Number of states and Brillouin Zone Only need points within BZ (outside, states repeat themselves on the atomic grid) The overall solution looks like More accurately... Why do we get a gap? Let us start with a free electron in a periodic crystal, but ignore the atomic potentials for now At the interface (BZ), we have two counter-propagating waves eikx, with k = /a, that Bragg reflect and form standing waves
E Its periodically extended partner -/a /a k Why do we get a gap? + ~ cos(x/a) peaks at atomic sites + -
- ~ sin(x/a) peaks in between E Its periodically extended partner -/a /a k Lets now turn on the atomic potential The + solution sees the atomic potential and increases its energy The - solution does not see this potential (as it lies between atoms)
Thus their energies separate and a gap appears at the BZ This happens only at the BZ where we have standing waves + |U0| -/a /a k Nearly Free Electrons What is the real-space velocity? Superposition of nearby Bloch waves (x) Aei(kx-Et/) + Aei[(k+k)x-(E+E)t/]
Aei(kx-Et/)[1 + ei(kx-Et/)] Fast varying components Slowly varying envelope (beats) k+k time k Band velocity (x) Aei(kx-Et/)[1 + ei(kx-Et/)] Envelope (wavepacket) moves at speed v =
1/(E/k) i.e., Slope of E-k gives real-space velocity E/k = Band velocity v = 1/(E/k) Slope of E-k gives real-space velocity This explains band-gap too! Two counterpropagating Flat waves give zero net group velocity at BZ
bands Since zero velocity means flat-band, the free electron parabola must distort at BZ Flat bands Effective mass v = 1/(E/k), p = k F = dp/dt = d(k)/dt a = dv/dt = (dv/dk).(dk/dt) = 1/2(2E/k2).F 1/m* = 1/2(2E/k2) Curvature of E-k gives m* Real Materials more
complex 1. Many orbitals per atom 2. Multiple dimensions (3-D) Let us first recap the 1-D bandstructure, so we can see how to generalize it in 3-D. Being systematic helps !! 34 EP 1: Find period real space Summary of 1D bandstructure RR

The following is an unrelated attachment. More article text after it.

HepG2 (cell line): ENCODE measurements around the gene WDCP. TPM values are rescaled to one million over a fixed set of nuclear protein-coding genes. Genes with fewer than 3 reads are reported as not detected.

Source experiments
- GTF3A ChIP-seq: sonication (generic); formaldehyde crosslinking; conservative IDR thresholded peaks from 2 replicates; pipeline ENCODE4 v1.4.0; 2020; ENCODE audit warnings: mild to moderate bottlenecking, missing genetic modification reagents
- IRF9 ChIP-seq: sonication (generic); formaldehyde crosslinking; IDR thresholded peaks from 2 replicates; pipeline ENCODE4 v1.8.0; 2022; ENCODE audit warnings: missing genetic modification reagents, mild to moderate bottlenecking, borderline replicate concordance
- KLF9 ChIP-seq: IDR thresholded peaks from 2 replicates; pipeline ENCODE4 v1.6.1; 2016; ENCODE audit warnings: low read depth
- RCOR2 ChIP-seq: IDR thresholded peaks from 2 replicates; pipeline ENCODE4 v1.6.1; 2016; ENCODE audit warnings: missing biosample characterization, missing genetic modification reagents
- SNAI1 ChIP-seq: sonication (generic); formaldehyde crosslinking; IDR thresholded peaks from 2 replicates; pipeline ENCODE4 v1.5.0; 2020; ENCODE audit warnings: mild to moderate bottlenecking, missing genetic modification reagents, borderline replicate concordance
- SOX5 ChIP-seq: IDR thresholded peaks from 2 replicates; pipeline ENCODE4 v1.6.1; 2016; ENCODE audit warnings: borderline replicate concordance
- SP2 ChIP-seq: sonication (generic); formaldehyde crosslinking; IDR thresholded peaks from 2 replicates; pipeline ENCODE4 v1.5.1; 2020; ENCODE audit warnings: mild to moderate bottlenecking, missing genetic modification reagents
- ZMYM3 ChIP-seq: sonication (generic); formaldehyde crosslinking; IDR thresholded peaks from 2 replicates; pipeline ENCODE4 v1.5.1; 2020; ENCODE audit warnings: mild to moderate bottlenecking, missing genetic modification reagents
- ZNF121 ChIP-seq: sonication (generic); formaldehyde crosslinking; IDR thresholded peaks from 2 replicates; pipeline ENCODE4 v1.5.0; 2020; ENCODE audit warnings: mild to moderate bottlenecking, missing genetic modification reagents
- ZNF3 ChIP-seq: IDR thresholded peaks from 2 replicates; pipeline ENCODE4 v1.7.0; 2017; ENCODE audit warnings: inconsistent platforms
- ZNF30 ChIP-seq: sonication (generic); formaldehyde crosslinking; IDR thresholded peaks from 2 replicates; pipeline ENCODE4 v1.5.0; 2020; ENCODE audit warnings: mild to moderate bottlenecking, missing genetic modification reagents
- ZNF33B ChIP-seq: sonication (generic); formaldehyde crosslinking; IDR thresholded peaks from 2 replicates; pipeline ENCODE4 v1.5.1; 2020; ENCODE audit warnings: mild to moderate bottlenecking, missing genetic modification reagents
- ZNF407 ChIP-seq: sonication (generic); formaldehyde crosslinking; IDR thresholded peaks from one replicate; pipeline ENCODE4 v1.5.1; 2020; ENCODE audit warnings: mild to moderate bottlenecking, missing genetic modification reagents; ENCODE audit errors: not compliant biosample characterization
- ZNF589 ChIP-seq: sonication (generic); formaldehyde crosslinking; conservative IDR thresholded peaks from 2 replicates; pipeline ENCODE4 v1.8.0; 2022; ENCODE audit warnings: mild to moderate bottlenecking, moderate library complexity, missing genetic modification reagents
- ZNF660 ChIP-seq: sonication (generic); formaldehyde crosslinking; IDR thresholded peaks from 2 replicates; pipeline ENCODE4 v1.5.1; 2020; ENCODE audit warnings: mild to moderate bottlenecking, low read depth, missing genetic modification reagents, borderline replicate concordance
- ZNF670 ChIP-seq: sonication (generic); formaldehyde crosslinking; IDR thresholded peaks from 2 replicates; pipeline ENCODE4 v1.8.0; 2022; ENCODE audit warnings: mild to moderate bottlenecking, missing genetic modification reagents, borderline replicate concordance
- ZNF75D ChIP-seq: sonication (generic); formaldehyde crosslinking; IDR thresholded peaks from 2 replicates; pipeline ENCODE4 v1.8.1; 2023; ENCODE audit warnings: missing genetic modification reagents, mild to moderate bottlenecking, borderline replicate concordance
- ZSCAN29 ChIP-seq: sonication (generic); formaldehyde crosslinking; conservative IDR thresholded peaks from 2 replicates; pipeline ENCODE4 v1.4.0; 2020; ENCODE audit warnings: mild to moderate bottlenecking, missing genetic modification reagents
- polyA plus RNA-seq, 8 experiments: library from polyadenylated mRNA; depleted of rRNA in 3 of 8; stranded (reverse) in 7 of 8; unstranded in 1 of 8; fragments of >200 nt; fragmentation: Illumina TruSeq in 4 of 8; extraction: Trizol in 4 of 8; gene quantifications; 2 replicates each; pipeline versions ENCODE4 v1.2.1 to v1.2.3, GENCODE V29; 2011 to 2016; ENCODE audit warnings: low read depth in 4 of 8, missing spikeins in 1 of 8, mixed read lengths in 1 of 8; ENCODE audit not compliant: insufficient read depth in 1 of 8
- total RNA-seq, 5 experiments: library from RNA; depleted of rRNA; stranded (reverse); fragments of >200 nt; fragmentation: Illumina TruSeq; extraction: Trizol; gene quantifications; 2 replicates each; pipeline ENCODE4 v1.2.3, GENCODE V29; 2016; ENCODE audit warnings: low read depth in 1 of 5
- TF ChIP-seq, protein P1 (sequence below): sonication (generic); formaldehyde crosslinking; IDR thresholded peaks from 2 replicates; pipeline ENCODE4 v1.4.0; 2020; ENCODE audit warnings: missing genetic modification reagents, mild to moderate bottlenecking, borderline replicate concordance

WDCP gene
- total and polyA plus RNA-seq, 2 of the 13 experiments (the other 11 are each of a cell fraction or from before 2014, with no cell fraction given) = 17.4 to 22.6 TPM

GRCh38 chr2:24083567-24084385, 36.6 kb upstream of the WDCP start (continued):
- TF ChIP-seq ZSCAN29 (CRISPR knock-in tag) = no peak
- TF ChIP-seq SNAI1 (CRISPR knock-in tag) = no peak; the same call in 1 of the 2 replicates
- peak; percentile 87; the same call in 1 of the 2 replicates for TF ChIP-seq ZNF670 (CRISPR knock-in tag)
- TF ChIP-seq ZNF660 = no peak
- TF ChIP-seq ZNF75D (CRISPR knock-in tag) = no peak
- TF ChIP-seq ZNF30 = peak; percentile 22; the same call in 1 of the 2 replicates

== aa On occasion, this may need you to choose a multiatom or multiorbital basis EP 2: Find k-space periodicity (connecting equivalents points in k-space) a = 2 K x x x x -2/a 0 2/a
EP 3: Find BZ by bisecting nearest neighbor connectors. s gives the smallest zone in k-space for a non-repeating nd. In this case, its between /a and /a. x x 35 Summary of 1D bandstructure EP 4: Choose N allowed k-points by imposing periodic boundary conditions er N unit cells. For complex solids, we may need to choose specific directions. k = (n/N)K, where n=0,1,2,,N-1, and K=2/a
EP 5: Identify nearest neighbors and find Fourier transform of H terms er this range for each allowed k. Hn,n-1 Hnn Hn,n+1 Hk = [Hnn] + [Hn,n+1]eika + [Hn,n-1]e-ika b bands n-1 n n+1
ch [Hnn] has size bxb (b: # basis sets) EP 6: Find eigenvalues E(k). This gives bands for each k within the BZ. x x . ..x .. .. . x -/a 0 /a x x 36
Summary of 1D bandstructure TEP 6: Use this bandstructure E-k to calculate DOS D(E), fit parabolas o extract effective mass m*, etc. These are then used for calculating lectronic properties like transmission, I-V, etc. 37